The program did teach Hamilton one thing, though: "I decided I wanted to get into preservation. I realized that was a better way to preserve cities. Some of the biggest problems come from jumping on the urban-renewal bandwagon. They clear the neighborhoods, and the central business district is an island.

"In St. Louis, Mill Creek Valley, which ran from 20th Street to Grand Boulevard, was the largest urban-renewal project," he goes on. "It was rat infested and lacked sanitation, but most of the buildings looked like the ones in Lafayette Square. If the same money used to tear down Mill Creek Valley had been given to the homeowners to upgrade, it would have been cheaper, and we would have a viable neighborhood."

He had been interested in historic buildings ever since he was fifteen and read Talbot Hamlin's biography of Benjamin Latrobe, known as the father of American architecture. Most of Latrobe's work was in Baltimore and Washington, D.C. — easy visiting distance from the Maryland suburbs where Hamilton grew up.

Esley Hamilton in front of one of his favorite buildings
Esley Hamilton in front of one of his favorite buildings
The Frank Lloyd Wright house in Kirkwood
The Frank Lloyd Wright house in Kirkwood

In the 1970s Hamilton began a master's program in architectural history at Washington University but left to take the job with the county. On days off he'd travel to Hannibal to create a catalog of the historic buildings, a project that took him six years.

In 1980 Hamilton collaborated with his old boss Mendelson on a monograph called Community Harmony that laid out his idea of preservation: that old buildings ought to be reused, repurposed — anything to avoid being razed. "Many new buildings," says Hamilton, "are inferior to the ones being torn down."

Hamilton insists that his position in the county bureaucracy does not grant him any power to save buildings, though it does put him in close proximity to others who do have the authority to save buildings.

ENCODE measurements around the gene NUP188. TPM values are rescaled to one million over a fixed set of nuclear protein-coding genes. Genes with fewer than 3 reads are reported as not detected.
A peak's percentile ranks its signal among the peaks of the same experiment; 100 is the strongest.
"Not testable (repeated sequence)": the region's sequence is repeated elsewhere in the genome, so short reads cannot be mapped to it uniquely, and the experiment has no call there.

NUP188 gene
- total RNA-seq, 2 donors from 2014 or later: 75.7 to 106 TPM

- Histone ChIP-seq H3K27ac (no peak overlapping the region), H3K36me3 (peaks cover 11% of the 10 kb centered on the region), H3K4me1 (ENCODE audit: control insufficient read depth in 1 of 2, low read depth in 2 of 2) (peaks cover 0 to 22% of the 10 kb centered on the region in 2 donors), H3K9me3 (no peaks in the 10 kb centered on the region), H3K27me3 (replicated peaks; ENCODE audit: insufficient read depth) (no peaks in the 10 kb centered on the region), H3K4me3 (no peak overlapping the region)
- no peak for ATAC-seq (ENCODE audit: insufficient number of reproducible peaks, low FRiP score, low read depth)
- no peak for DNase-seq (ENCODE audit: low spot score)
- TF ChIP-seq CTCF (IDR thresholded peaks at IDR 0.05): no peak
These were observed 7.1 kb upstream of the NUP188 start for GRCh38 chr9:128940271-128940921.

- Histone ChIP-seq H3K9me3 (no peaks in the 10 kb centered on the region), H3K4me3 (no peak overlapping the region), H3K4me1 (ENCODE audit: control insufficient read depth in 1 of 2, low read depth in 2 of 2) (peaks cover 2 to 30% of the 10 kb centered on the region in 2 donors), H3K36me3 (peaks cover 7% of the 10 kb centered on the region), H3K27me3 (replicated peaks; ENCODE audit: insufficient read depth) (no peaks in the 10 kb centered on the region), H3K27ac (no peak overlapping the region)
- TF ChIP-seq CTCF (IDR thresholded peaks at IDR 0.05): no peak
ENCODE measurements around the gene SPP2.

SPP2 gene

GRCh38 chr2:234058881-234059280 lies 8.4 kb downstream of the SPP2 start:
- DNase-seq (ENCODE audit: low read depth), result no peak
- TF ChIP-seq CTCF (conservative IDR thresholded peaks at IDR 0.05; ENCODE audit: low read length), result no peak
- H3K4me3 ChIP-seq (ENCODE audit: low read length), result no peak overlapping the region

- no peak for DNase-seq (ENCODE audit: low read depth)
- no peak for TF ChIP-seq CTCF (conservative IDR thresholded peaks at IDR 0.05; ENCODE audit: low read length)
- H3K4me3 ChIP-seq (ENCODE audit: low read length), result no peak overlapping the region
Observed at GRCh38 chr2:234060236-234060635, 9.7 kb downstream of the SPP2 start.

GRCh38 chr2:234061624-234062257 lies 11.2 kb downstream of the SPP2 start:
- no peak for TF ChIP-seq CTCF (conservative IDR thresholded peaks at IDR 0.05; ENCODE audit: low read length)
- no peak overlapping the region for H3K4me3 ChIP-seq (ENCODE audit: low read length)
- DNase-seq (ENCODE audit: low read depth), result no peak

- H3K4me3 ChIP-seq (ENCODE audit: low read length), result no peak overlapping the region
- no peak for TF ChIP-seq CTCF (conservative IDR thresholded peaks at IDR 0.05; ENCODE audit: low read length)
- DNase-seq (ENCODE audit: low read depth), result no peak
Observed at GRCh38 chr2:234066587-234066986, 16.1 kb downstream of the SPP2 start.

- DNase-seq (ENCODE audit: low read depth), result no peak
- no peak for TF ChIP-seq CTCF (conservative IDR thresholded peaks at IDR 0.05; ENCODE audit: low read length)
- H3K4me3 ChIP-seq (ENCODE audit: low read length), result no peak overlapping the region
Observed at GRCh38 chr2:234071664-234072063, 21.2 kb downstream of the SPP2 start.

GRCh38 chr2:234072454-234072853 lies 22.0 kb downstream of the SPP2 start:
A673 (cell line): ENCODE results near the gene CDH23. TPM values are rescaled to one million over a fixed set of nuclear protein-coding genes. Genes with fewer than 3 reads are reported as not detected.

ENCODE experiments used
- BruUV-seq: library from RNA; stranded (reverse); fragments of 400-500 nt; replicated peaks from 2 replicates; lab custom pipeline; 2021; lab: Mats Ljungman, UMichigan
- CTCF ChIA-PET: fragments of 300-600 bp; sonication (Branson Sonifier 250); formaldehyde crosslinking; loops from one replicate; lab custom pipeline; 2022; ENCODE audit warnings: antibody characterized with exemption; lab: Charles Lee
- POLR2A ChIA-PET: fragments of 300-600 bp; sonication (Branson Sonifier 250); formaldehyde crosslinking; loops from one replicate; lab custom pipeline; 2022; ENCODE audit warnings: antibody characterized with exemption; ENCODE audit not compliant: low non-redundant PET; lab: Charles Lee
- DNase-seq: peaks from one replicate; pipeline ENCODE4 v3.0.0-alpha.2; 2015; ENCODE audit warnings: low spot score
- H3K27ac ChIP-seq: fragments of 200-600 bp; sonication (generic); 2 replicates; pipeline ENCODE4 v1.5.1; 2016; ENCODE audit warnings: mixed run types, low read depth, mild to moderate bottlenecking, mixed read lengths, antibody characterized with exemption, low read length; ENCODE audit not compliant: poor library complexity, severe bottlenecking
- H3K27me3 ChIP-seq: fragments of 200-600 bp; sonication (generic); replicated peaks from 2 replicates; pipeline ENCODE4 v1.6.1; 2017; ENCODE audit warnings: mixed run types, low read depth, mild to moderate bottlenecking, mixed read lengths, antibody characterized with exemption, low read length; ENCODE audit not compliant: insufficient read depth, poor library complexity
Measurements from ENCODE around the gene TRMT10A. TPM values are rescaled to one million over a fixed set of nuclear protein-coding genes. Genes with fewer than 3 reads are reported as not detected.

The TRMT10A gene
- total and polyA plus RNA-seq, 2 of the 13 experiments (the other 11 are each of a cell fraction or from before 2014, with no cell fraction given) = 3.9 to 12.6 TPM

"Esley referred me to the heads of different groups," remembers Ken Aston, who sought Hamilton's help to create a historic district on Henry Avenue in Manchester. "School district people, heads of historical societies, certain elected officials who were enthusiastic about historic preservation. That's a lot of people. And he attended all the public hearings and meetings for grass-roots efforts."

"People aren't afraid to speak to me," Hamilton says. "People know who I am, but not because I'm an authority figure. I've always felt that since the county didn't have legal authority to regulate historic buildings, it shows we care if I show up."

Hamilton will be eligible to retire in March 2011, when he turns 66. "Maybe I'll cut back a little. Travel and read and finish all the books I've started."

Retirement may come at a convenient juncture in his study of St. Louis architecture. "Starting in the mid-'70s there was a big drop-off of architecture in St. Louis. It was nothing like the numbers in the '50s and '60s. And there were so many bad buildings. I was joking the other day, I'm thankful I won't ever have to evaluate mega mansions."

Hamilton pauses to leaf through a copy of Community Harmony lying on his dining-room table. "There's a joke in this monograph. Almost all the buildings in it got torn down."

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